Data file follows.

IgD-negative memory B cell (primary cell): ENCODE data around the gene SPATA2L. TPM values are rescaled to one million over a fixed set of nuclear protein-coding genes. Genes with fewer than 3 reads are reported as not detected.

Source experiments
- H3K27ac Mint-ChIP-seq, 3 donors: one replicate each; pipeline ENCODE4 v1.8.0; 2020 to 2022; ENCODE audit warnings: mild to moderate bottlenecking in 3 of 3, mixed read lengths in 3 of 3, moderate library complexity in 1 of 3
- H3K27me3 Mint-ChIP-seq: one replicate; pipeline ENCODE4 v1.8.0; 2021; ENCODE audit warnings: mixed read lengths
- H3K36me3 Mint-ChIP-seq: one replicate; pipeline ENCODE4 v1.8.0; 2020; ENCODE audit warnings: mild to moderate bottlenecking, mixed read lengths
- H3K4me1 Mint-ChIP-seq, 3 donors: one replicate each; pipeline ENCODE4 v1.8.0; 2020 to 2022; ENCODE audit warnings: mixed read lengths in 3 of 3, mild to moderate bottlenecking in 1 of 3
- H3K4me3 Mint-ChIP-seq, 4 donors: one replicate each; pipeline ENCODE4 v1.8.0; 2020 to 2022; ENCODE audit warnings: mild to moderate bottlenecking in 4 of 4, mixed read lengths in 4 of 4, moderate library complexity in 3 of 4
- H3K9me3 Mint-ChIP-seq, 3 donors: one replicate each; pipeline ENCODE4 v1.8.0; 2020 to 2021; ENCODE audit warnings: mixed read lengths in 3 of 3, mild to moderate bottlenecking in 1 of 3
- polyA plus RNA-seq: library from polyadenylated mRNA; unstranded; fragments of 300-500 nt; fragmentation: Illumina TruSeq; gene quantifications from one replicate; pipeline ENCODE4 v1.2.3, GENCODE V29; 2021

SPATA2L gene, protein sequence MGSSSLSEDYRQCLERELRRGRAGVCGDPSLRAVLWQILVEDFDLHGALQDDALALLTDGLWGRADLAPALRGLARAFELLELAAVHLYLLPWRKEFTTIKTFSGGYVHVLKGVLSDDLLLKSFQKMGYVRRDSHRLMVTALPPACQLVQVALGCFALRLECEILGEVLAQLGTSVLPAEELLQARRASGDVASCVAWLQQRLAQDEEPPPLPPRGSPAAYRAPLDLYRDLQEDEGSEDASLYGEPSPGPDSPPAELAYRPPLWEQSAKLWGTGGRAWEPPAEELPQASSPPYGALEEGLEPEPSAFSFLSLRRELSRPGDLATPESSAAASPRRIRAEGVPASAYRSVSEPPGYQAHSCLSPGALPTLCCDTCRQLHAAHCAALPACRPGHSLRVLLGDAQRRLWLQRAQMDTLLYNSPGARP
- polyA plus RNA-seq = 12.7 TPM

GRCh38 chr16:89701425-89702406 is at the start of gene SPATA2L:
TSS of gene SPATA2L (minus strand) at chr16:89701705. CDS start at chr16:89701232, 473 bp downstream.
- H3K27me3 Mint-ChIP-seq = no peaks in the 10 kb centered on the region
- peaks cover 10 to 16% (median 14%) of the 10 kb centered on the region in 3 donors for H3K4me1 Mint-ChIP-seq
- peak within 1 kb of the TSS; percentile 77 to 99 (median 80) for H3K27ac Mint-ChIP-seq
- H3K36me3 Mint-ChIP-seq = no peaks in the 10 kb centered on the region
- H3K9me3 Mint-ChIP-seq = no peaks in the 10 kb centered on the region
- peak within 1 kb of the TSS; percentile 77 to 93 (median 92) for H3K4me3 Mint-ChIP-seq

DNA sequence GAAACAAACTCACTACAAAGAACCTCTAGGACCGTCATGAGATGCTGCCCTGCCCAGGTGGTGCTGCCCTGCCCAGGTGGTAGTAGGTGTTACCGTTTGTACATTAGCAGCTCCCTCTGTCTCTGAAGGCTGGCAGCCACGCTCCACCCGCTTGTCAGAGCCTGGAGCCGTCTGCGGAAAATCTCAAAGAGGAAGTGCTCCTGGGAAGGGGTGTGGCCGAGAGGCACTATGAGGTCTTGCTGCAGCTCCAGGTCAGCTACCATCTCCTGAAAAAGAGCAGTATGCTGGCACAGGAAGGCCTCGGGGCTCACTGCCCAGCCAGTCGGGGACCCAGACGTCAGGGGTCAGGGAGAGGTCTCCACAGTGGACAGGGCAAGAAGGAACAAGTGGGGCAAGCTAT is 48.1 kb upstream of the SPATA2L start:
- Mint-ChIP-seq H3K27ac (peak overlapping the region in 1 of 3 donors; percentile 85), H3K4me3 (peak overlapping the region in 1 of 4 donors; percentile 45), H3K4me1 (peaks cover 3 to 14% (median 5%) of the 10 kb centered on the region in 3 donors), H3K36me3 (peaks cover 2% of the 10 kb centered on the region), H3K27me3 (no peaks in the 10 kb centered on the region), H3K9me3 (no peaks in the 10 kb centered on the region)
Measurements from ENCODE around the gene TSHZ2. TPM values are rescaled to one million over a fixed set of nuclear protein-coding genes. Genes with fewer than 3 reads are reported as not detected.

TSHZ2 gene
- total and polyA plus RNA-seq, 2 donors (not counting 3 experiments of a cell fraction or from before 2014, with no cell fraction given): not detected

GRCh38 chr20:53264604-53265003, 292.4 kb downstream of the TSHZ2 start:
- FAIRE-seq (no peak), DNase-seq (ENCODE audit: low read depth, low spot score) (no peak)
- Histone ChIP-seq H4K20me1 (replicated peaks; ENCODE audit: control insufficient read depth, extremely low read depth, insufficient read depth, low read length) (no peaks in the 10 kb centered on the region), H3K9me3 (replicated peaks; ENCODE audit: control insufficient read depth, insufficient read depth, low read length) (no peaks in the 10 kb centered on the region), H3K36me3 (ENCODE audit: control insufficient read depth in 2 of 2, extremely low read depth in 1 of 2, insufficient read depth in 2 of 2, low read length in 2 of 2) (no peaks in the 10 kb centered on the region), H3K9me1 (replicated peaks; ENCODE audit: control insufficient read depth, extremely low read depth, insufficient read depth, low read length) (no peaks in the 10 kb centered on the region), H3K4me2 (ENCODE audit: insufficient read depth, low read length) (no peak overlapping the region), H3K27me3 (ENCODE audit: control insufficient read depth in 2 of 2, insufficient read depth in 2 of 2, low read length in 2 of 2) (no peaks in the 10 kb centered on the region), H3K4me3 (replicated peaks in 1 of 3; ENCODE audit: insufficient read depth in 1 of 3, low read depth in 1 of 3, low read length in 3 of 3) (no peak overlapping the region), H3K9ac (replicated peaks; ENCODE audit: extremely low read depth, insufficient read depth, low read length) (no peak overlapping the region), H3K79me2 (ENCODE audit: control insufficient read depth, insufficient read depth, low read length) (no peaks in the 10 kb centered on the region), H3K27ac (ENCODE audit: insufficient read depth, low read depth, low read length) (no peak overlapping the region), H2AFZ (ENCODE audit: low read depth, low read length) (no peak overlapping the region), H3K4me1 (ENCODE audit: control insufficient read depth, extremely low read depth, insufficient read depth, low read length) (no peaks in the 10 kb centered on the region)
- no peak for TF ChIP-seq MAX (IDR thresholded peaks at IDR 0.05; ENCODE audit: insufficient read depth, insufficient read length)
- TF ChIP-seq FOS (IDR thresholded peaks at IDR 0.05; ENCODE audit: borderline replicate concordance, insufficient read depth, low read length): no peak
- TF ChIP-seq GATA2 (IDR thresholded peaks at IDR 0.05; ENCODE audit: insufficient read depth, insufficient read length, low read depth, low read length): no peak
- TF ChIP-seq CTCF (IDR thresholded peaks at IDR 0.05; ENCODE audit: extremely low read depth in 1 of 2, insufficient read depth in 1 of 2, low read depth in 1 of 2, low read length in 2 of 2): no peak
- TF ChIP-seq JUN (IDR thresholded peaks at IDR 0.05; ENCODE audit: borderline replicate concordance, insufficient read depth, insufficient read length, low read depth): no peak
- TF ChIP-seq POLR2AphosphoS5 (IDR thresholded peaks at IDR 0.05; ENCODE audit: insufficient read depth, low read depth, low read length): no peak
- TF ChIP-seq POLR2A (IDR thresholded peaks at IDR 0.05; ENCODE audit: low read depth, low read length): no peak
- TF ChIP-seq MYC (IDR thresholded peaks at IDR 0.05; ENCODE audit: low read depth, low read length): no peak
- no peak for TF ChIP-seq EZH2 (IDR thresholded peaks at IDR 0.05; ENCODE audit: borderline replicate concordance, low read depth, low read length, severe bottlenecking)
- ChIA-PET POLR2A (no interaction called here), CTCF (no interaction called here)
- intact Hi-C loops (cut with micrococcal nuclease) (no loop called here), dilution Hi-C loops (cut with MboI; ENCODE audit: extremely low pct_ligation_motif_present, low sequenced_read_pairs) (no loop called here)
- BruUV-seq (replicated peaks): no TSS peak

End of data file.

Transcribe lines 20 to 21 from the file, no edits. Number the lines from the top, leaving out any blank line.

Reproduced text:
DNA sequence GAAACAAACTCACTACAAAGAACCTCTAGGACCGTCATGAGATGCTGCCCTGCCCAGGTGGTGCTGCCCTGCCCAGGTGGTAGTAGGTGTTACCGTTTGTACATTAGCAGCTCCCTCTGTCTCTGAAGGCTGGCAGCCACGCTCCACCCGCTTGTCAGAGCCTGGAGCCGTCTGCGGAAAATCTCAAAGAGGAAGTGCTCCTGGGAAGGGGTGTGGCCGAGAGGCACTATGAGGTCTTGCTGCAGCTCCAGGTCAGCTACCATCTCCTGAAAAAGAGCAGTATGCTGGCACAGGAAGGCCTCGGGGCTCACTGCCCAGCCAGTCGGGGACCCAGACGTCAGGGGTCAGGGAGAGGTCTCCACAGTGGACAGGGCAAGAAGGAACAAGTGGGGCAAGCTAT is 48.1 kb upstream of the SPATA2L start:
- Mint-ChIP-seq H3K27ac (peak overlapping the region in 1 of 3 donors; percentile 85), H3K4me3 (peak overlapping the region in 1 of 4 donors; percentile 45), H3K4me1 (peaks cover 3 to 14% (median 5%) of the 10 kb centered on the region in 3 donors), H3K36me3 (peaks cover 2% of the 10 kb centered on the region), H3K27me3 (no peaks in the 10 kb centered on the region), H3K9me3 (no peaks in the 10 kb centered on the region)